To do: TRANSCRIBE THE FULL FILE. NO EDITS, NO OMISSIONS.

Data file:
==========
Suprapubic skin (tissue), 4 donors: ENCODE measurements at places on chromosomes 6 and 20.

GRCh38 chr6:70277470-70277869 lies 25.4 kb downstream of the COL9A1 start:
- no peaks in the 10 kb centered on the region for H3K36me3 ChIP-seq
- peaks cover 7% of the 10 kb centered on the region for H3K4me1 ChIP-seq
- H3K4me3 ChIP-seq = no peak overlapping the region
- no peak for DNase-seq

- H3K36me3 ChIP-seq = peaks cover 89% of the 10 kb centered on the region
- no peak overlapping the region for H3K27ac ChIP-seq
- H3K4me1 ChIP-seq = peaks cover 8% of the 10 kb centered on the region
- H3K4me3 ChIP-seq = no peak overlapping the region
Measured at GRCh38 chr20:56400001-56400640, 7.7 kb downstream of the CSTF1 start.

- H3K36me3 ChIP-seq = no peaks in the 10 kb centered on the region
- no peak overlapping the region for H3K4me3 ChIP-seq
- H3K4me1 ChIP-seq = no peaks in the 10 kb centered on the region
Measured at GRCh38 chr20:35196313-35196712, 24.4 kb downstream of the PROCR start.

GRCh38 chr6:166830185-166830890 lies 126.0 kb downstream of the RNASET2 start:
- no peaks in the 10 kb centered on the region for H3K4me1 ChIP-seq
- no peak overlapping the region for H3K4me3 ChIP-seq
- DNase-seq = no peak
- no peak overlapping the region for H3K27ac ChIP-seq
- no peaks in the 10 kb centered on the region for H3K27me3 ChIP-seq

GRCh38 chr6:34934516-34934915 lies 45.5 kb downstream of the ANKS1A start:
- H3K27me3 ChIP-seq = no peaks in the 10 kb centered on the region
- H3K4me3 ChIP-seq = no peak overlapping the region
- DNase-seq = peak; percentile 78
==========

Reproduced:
Suprapubic skin (tissue), 4 donors: ENCODE measurements at places on chromosomes 6 and 20.

GRCh38 chr6:70277470-70277869 lies 25.4 kb downstream of the COL9A1 start:
- no peaks in the 10 kb centered on the region for H3K36me3 ChIP-seq
- peaks cover 7% of the 10 kb centered on the region for H3K4me1 ChIP-seq
- H3K4me3 ChIP-seq = no peak overlapping the region
- no peak for DNase-seq

- H3K36me3 ChIP-seq = peaks cover 89% of the 10 kb centered on the region
- no peak overlapping the region for H3K27ac ChIP-seq
- H3K4me1 ChIP-seq = peaks cover 8% of the 10 kb centered on the region
- H3K4me3 ChIP-seq = no peak overlapping the region
Measured at GRCh38 chr20:56400001-56400640, 7.7 kb downstream of the CSTF1 start.

- H3K36me3 ChIP-seq = no peaks in the 10 kb centered on the region
- no peak overlapping the region for H3K4me3 ChIP-seq
- H3K4me1 ChIP-seq = no peaks in the 10 kb centered on the region
Measured at GRCh38 chr20:35196313-35196712, 24.4 kb downstream of the PROCR start.

GRCh38 chr6:166830185-166830890 lies 126.0 kb downstream of the RNASET2 start:
- no peaks in the 10 kb centered on the region for H3K4me1 ChIP-seq
- no peak overlapping the region for H3K4me3 ChIP-seq
- DNase-seq = no peak
- no peak overlapping the region for H3K27ac ChIP-seq
- no peaks in the 10 kb centered on the region for H3K27me3 ChIP-seq

GRCh38 chr6:34934516-34934915 lies 45.5 kb downstream of the ANKS1A start:
- H3K27me3 ChIP-seq = no peaks in the 10 kb centered on the region
- H3K4me3 ChIP-seq = no peak overlapping the region
- DNase-seq = peak; percentile 78